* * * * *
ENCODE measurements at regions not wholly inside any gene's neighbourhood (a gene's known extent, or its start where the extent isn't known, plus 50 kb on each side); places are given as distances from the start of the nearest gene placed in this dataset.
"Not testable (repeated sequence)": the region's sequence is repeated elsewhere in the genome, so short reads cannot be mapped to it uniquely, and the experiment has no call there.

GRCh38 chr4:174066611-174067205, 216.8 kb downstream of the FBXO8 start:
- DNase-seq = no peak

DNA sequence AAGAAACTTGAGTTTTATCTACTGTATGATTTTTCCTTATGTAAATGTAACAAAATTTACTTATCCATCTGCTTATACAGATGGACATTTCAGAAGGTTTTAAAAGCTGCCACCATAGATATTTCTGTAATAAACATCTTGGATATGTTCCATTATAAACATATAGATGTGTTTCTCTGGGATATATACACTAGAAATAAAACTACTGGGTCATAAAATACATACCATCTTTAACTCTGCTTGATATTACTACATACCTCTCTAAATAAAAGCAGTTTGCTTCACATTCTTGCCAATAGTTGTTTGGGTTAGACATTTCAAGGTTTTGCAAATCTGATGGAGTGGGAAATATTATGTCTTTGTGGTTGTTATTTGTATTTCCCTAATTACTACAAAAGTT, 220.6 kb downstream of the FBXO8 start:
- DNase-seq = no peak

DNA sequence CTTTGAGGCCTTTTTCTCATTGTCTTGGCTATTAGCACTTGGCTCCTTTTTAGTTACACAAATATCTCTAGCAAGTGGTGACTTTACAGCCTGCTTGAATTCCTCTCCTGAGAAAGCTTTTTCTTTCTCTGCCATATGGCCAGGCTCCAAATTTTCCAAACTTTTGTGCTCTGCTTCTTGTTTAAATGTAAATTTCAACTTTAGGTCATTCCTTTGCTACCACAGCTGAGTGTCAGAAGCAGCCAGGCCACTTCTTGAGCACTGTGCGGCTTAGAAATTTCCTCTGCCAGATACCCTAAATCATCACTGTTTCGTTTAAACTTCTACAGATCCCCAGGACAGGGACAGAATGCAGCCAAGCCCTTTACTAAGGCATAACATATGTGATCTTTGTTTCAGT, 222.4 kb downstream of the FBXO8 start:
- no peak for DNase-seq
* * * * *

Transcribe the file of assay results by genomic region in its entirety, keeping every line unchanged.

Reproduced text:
ENCODE measurements at regions not wholly inside any gene's neighbourhood (a gene's known extent, or its start where the extent isn't known, plus 50 kb on each side); places are given as distances from the start of the nearest gene placed in this dataset.
"Not testable (repeated sequence)": the region's sequence is repeated elsewhere in the genome, so short reads cannot be mapped to it uniquely, and the experiment has no call there.

GRCh38 chr4:174066611-174067205, 216.8 kb downstream of the FBXO8 start:
- DNase-seq = no peak

DNA sequence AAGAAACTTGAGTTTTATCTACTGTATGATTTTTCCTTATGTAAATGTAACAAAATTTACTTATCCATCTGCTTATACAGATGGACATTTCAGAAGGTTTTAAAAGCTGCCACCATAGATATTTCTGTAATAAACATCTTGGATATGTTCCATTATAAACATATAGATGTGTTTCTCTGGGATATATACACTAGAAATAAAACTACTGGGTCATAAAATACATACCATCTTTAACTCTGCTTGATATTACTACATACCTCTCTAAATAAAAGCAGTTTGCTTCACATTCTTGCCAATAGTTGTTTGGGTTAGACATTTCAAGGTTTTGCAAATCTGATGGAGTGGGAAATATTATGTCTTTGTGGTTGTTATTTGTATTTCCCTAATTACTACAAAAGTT, 220.6 kb downstream of the FBXO8 start:
- DNase-seq = no peak

DNA sequence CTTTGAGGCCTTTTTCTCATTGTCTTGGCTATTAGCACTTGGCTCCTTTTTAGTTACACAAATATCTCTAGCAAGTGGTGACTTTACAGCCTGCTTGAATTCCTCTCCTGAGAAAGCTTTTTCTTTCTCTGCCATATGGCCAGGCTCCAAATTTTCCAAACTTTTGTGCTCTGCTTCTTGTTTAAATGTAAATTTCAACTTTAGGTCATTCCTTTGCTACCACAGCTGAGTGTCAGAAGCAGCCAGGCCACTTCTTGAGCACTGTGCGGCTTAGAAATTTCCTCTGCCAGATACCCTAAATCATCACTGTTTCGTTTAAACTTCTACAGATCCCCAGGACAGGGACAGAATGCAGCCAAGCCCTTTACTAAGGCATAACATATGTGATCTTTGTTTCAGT, 222.4 kb downstream of the FBXO8 start:
- no peak for DNase-seq